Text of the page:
Things have remained relatively quiet when it comes to the CRIA (Canadian Recording Industry Association).
Note: This is an article I wrote that was published elsewhere first. It has been republished here for archival purposes
After undergoing a public relations battering when it came to lobbying for copyright legislation in Canada, it seems this currently quiet organization has found its way into the spotlight of another disagreement. This time, the differing point of view appears to be with HMV, a major music retailer which generates a third of all Canadian music sales.
It all started with a news release by HMV which discusses a move to drop prices of its products. “We asked our valued customers their opinion on the cost of CDs in Canada and they told us they wanted lower prices,” said Humphrey Kadaner, President of HMV Canada. “This move is another step in HMV Canada’s ongoing commitment to making music accessible and affordable.”
It seemed simple enough. Drop the prices to make music more affordable. The move attracted the attention of CRIA’s president Graham Henderson who told CBC that this move was actually to stem the number of baby boomers from turning to things like file-sharing and keep them buying CDs. “Canada has the highest rate of illegal downloading in the world,” he told CBC News. “It’s affecting our ability to build a digital industry.”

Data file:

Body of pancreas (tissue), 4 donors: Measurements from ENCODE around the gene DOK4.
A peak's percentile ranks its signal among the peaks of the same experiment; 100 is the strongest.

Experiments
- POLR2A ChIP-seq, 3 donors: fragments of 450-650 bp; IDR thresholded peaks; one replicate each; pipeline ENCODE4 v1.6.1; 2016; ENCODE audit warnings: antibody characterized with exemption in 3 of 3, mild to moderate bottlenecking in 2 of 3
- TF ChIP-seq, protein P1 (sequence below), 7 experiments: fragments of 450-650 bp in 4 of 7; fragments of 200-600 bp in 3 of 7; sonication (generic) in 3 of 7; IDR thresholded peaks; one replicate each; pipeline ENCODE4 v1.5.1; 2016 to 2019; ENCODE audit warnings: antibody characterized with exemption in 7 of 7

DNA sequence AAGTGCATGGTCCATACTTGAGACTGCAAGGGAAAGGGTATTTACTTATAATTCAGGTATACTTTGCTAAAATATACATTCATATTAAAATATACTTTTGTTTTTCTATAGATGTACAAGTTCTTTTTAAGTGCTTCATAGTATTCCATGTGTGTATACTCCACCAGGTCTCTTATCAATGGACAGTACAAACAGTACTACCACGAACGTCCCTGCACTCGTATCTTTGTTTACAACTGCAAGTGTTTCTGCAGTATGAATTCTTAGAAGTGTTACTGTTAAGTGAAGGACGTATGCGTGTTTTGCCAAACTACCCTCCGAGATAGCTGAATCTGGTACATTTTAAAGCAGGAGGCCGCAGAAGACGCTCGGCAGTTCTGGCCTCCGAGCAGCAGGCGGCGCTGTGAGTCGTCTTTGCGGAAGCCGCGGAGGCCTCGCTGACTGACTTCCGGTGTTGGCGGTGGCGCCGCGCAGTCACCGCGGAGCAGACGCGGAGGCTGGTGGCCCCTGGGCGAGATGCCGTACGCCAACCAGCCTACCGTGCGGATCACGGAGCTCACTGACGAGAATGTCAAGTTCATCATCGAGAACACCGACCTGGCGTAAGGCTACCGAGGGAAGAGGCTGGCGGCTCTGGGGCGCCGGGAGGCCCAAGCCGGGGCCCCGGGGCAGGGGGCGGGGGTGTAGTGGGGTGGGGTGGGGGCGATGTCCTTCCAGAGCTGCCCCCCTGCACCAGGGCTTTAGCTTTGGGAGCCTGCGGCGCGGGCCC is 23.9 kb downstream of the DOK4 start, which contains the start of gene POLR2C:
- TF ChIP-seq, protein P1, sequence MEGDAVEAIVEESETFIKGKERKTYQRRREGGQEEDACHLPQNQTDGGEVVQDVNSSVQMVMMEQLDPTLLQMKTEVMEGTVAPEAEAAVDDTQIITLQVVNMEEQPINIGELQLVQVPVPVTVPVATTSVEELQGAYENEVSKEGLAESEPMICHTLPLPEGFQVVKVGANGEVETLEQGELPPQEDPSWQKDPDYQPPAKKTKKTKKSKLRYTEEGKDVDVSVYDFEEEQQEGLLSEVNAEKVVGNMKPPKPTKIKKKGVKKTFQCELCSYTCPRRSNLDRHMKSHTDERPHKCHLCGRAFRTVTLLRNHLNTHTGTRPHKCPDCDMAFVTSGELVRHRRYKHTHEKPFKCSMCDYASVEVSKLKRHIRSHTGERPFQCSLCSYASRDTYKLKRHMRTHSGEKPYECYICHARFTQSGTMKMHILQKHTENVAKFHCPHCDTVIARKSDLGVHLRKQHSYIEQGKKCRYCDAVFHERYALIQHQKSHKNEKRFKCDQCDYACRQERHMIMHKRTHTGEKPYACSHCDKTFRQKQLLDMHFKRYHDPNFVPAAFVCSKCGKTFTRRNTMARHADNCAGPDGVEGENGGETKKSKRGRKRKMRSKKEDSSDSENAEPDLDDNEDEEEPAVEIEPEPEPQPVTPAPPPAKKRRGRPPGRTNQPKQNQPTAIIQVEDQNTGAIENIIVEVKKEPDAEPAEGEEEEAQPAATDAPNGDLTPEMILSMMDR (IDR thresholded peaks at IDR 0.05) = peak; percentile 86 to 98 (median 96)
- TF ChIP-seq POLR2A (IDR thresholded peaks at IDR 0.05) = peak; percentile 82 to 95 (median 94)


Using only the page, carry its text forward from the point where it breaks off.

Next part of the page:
“HMV has not indicated that the reduced prices has anything to do with downloading […] these latest claims may drive a wedge between CRIA and one of its most important retail channels.” Michael Geist said in his latest blog entry, “In this case, HMV generates millions in free publicity for sale prices and CRIA jumps in with misleading copyright claims that only serve to undermine the goodwill created by HMV.”
Last year, several major Canadian music record labels broke away from CRIA to form their own coalition to oppose their views on the future marketplace. One of the views include the rejection of DRM (Digital Rights Management). Earlier this month, Universal, one of four major members of CRIA, announced that they would start selling DRM free music. This came on the heals of another major CRIA member, EMI, making a series of similar moves.